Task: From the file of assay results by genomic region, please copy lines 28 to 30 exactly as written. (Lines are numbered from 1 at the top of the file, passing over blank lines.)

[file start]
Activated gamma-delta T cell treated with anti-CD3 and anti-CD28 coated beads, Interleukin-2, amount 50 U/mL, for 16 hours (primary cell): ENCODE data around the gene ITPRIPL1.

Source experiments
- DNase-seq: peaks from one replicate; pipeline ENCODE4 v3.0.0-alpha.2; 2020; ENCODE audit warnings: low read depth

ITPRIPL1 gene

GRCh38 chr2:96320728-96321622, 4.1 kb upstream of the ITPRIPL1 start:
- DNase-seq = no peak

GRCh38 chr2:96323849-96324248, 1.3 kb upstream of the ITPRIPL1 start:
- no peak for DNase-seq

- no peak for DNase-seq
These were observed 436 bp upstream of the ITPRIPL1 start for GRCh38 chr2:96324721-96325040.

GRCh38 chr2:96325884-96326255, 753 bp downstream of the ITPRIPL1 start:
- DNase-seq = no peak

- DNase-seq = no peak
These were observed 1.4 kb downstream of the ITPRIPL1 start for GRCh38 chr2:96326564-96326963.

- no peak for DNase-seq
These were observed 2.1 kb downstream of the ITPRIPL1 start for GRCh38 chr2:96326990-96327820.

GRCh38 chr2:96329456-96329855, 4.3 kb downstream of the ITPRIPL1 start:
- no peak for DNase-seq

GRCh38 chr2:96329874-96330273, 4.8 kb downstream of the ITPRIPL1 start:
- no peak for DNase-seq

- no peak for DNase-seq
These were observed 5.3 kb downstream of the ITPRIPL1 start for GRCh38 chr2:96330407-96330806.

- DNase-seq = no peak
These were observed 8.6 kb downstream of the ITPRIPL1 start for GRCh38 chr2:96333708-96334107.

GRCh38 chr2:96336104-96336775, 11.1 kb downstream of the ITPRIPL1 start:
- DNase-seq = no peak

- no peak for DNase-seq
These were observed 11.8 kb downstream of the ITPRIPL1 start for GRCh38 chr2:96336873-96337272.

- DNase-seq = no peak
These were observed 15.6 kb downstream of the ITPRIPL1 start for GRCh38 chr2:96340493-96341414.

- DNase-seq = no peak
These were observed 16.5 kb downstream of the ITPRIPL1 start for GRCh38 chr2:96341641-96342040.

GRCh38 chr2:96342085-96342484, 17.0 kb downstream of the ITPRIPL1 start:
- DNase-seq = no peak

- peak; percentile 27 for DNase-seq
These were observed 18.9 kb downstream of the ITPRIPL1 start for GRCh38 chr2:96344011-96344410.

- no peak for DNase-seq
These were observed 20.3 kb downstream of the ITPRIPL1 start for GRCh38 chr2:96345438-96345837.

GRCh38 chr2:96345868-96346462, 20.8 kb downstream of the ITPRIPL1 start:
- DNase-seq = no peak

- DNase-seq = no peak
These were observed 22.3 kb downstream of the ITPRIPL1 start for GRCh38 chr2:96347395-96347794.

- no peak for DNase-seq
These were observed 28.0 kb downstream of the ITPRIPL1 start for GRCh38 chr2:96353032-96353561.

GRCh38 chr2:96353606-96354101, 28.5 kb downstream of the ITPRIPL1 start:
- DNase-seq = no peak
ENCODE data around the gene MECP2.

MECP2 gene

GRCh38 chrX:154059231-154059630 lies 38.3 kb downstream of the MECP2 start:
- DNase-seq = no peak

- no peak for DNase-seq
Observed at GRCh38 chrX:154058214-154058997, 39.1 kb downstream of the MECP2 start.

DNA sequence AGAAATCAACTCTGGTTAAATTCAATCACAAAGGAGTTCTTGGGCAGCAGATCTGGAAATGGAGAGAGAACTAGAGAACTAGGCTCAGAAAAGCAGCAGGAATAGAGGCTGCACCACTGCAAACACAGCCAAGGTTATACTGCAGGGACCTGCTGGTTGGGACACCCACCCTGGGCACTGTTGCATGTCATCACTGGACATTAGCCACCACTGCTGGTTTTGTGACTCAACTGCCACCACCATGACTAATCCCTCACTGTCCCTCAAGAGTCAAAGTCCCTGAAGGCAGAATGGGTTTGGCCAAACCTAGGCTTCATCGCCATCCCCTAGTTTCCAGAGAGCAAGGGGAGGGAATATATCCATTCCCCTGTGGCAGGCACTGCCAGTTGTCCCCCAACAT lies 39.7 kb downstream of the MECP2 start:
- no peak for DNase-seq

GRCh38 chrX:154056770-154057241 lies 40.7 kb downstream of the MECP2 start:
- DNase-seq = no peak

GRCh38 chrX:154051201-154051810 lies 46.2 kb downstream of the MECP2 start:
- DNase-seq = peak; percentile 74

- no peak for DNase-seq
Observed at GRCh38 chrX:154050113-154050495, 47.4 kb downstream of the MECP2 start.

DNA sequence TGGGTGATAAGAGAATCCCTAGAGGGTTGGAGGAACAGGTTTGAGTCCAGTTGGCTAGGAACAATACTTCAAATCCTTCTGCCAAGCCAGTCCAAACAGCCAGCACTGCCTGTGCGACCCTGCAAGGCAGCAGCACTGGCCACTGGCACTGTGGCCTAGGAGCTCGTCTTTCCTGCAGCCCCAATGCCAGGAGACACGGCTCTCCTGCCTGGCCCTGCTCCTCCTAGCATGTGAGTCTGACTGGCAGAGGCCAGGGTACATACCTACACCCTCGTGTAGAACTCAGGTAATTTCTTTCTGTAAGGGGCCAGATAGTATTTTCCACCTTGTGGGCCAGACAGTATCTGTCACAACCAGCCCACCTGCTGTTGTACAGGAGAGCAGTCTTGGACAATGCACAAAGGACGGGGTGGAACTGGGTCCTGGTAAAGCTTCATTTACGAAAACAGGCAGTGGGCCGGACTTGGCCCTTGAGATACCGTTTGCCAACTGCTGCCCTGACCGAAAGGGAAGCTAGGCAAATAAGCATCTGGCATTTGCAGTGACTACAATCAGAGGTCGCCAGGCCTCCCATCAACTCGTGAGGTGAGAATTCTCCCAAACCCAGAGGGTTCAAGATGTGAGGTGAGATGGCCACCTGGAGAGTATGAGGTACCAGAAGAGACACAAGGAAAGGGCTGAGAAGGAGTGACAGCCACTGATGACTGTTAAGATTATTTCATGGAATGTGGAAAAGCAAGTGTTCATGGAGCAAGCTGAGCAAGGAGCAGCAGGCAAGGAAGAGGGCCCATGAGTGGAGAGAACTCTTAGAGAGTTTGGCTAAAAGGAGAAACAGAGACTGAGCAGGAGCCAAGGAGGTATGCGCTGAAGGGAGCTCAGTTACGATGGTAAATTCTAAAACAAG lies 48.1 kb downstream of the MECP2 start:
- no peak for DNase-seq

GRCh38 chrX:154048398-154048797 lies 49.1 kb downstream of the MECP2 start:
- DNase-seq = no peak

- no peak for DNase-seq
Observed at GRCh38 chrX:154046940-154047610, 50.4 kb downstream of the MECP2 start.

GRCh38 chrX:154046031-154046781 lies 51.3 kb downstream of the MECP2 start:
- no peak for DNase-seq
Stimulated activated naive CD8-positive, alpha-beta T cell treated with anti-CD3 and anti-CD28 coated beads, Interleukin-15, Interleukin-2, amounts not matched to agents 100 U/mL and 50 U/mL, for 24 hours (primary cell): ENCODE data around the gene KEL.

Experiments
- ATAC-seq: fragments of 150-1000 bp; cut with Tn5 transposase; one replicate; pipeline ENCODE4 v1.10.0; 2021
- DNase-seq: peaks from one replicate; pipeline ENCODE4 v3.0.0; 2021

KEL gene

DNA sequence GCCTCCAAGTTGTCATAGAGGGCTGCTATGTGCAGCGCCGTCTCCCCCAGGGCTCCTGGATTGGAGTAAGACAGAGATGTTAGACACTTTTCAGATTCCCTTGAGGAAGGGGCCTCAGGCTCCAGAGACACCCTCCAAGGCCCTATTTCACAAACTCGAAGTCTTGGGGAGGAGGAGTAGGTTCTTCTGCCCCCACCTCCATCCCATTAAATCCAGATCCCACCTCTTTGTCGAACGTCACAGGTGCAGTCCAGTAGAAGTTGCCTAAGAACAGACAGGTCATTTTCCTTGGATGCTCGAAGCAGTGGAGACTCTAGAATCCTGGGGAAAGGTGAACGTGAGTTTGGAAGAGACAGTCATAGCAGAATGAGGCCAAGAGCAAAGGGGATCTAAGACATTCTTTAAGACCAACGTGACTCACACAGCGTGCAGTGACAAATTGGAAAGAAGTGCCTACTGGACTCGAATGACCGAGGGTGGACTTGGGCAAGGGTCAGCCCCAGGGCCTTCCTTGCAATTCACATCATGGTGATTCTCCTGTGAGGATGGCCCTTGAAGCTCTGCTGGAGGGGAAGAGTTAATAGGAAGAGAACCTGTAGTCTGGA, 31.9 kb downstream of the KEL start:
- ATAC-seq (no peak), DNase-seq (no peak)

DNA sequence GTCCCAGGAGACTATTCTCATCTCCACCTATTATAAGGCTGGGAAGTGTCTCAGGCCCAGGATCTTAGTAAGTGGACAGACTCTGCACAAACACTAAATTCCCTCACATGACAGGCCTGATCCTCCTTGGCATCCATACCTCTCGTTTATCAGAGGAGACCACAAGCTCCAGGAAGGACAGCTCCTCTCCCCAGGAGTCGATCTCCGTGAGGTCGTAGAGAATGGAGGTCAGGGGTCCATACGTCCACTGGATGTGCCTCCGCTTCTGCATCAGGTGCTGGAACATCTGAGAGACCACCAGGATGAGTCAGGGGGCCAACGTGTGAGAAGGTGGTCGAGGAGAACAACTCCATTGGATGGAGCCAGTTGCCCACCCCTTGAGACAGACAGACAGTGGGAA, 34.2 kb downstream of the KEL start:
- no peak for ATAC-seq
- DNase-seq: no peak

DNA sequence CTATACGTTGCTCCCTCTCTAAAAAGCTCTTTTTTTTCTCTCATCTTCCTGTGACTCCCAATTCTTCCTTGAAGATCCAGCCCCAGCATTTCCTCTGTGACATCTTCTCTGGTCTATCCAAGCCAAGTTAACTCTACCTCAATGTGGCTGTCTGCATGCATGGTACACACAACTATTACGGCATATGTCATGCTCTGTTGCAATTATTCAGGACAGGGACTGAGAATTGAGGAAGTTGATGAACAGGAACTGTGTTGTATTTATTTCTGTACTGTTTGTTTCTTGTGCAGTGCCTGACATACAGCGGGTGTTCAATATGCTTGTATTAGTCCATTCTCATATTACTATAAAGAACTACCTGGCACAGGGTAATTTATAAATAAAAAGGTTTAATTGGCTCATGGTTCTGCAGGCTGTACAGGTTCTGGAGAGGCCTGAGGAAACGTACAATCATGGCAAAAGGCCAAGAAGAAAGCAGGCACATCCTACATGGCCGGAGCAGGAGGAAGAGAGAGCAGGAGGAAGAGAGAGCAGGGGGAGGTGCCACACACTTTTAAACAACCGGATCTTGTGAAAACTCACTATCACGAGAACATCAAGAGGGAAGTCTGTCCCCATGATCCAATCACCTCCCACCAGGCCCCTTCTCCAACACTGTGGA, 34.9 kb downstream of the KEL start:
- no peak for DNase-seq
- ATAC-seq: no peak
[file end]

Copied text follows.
These were observed 11.8 kb downstream of the ITPRIPL1 start for GRCh38 chr2:96336873-96337272.

- DNase-seq = no peak
These were observed 15.6 kb downstream of the ITPRIPL1 start for GRCh38 chr2:96340493-96341414.